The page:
Those five boys—the drunk ones who knocked the living shit and thirty-seven pennies out of Riccardo Hernandez—they weren’t all football players. The news people latched onto the football thing when they rode into town in their white vans, logos on the sides and satellites hitched to the roofs. They aired long, weighty shots of the rebel flag painted on the back of Mr. Johnson’s tackle shop, and reported on the deadly incident between five football players and a Mexican immigrant in front of the city hall in Riddlescreak, Virginia. But Mr. Johnson’s was the only rebel flag in town, city hall was a block and a half over, and only two of the boys were football players. When he saw the coverage, my brother’s face flared ripe and red and he snatched the remote and cut off the TV. He said that there was an agenda if he ever saw one, and in spite of everything, I have to agree with him.

There weren’t arrests for two months and two weeks after the incident, which was strange because everyone knew exactly who had killed Riccardo Hernandez, how they did it, when they did it, and why they did it—just not in an immediate sense. The police, required to fulfill a certain role, told the papers that they suspected his death to be linked with gang violence, which was also strange because prior to that announcement no one had even been aware that gangs were active in Riddlescreak. 

The news vans have since left, and we’ve painted over the rebel flag, but he won’t keep in the ground, that Mexican man who’s always re-dying a block and a half from city hall. He knows what he’s done to us: we’re fractured, or we’re mute, or we’re gone away, but he wants us to know what we did to him and all the ways we started doing it two years before our boys kicked at him to watch the pennies fly, and then left him all alone to empty out on the blacktop. Here are those ways.


Our men got clean. Clean. Men who lived their whole lives with soot in their hair, soot on their lashes, soot caked under their toenails and in the cracks of their asses, men who started to believe they were made of soot and would return to soot before they could rid the soot from the crevices of their bodies: those men took showers and saw no blackness pooling around the drain. More than anything else, that broke them. After long days lining the halls of the employment office, or working nickel-and-dime jobs out of the backs of their trucks, those men would stand under shower heads for hours, foreheads against tiled walls, cursing the clean, clear water that rolled off their backs. 

The day government inspectors shut down Coal Mountain, my brother came home with a pair of suede shoes. Silently, he placed them on the kitchen counter, and then rounded the corner into the bathroom where he stayed many moments longer than it took to wash hands—giving Ma and me a chance to admire them in his absence. They were blue with brown soles, stippled with a clumsy pattern of holes that might have resembled wingtips if they were on somebody’s feet, and you observing from a few feet up. But waist-high on our counter, coated in a beady haze of fluorescent light, they looked exactly like what they were: lopsided, cheap, and sad.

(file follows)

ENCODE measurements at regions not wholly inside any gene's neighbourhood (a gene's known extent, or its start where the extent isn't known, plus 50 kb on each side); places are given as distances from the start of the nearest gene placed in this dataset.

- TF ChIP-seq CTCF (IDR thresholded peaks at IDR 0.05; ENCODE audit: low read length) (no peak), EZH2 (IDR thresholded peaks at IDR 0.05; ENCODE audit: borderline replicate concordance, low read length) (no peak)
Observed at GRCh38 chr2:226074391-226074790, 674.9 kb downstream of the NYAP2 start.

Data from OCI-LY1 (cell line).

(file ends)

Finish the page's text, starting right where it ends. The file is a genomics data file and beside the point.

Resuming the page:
Finally, Erik came out of the bathroom. Ma appraised it all: her son, his clean, soot-free fingernails, the ugly shoes on her kitchen counter. 

“New shoes?” she asked. Normally the words would have been an order to move them. But this time, when Ma asked, the only thing she wanted back was its answer. Erik nodded. She imitated a smile. “They’re nice.”

We sat down to eat, and Erik plunked the shoes down in the center of the table. There they stayed, presiding over the meal like some big, unpleasant, wingtipped Thanksgiving Day turkey. Ma used to talk often about the comfort of silence, about how people who truly feel at ease in each other’s company don’t feel the need to fill the natural holes in conversation—how, instead, they just live in them. There was no comfort in the silence that night, I think because of the shoes—no one was at ease in their company. They lorded over our silence with their loudness, set the room in orbit around them, pulled the color away from all else. I felt their electric blue burning against my eyeballs like a gas flame. I tasted their cheap, earthy fabric in the space halfway between my nose and my mouth. Ma finished quickly, took her plate to the sink, muttered, “Very nice, Erik,” and left her dining room and her two sons at the mercy of the encroaching forces.